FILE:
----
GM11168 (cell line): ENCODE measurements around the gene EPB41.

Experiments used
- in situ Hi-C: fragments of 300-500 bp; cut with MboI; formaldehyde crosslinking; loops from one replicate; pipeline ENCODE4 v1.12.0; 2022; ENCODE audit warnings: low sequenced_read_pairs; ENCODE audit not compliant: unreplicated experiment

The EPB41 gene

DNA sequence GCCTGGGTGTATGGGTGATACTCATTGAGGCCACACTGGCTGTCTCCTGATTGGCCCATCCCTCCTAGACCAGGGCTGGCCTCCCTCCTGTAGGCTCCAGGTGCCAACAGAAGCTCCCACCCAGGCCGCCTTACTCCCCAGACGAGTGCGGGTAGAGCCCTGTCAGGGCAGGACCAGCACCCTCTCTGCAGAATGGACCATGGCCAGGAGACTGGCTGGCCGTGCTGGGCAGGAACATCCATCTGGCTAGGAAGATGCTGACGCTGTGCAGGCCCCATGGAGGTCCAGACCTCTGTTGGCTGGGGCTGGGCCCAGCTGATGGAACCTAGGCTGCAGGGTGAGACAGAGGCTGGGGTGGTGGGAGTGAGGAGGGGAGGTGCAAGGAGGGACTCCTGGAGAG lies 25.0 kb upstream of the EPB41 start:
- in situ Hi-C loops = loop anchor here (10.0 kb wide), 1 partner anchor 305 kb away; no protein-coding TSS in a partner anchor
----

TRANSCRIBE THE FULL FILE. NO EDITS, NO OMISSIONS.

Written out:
GM11168 (cell line): ENCODE measurements around the gene EPB41.

Experiments used
- in situ Hi-C: fragments of 300-500 bp; cut with MboI; formaldehyde crosslinking; loops from one replicate; pipeline ENCODE4 v1.12.0; 2022; ENCODE audit warnings: low sequenced_read_pairs; ENCODE audit not compliant: unreplicated experiment

The EPB41 gene

DNA sequence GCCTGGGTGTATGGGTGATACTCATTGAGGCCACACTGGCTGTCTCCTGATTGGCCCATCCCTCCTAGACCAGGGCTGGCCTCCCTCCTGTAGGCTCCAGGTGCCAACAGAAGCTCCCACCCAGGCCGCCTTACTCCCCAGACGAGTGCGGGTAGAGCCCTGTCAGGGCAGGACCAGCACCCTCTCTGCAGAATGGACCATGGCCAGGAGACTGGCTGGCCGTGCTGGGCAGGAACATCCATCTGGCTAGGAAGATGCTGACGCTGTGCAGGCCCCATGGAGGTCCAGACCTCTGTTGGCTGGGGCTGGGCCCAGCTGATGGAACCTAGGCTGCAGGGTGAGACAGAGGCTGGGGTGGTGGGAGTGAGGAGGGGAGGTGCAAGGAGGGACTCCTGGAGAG lies 25.0 kb upstream of the EPB41 start:
- in situ Hi-C loops = loop anchor here (10.0 kb wide), 1 partner anchor 305 kb away; no protein-coding TSS in a partner anchor